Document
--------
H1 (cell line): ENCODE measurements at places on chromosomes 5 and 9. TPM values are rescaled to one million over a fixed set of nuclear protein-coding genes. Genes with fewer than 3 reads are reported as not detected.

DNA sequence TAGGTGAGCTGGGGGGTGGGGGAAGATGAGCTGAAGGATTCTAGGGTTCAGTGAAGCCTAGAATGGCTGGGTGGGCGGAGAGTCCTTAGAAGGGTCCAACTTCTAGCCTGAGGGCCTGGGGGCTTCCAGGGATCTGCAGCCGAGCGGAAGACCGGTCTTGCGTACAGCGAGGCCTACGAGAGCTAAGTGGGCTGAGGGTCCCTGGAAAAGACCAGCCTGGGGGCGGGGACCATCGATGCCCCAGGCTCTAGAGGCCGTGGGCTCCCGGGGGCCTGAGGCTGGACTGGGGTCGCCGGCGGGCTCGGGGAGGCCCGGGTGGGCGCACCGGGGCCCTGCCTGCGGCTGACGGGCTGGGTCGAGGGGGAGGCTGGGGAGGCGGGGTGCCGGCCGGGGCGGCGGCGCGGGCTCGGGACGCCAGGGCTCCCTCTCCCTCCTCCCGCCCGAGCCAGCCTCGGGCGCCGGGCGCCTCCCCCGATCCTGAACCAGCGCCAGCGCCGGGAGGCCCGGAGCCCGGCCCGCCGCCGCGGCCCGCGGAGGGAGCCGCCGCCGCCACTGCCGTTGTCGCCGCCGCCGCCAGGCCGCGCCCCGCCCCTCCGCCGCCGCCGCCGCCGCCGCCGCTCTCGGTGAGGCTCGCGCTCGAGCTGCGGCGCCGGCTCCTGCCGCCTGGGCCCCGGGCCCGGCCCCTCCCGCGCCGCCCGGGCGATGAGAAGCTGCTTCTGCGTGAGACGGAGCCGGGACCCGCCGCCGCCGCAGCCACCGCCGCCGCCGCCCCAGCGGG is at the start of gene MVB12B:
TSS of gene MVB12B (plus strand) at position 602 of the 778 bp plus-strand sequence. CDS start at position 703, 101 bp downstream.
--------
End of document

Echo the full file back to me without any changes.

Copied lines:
H1 (cell line): ENCODE measurements at places on chromosomes 5 and 9. TPM values are rescaled to one million over a fixed set of nuclear protein-coding genes. Genes with fewer than 3 reads are reported as not detected.

DNA sequence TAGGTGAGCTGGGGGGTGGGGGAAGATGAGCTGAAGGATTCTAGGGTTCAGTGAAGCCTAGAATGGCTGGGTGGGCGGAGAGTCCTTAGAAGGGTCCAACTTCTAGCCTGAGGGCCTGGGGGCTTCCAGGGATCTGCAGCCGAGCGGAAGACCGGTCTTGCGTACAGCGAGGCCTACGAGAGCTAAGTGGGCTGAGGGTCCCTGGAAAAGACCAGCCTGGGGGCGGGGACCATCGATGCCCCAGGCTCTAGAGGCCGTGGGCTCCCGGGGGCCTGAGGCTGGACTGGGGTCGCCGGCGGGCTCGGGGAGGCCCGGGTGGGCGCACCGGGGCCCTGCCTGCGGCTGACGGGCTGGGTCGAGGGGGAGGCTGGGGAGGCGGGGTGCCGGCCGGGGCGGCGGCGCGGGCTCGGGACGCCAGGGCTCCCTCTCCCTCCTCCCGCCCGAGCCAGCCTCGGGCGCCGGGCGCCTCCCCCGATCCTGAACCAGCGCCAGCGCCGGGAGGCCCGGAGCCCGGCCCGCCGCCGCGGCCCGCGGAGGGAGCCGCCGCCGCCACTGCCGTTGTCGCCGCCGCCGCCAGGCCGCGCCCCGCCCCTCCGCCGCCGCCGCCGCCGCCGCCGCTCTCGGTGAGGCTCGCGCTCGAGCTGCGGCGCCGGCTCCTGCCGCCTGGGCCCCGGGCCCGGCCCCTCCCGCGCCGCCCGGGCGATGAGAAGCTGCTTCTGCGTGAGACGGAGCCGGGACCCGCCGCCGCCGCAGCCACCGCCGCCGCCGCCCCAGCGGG is at the start of gene MVB12B:
TSS of gene MVB12B (plus strand) at position 602 of the 778 bp plus-strand sequence. CDS start at position 703, 101 bp downstream.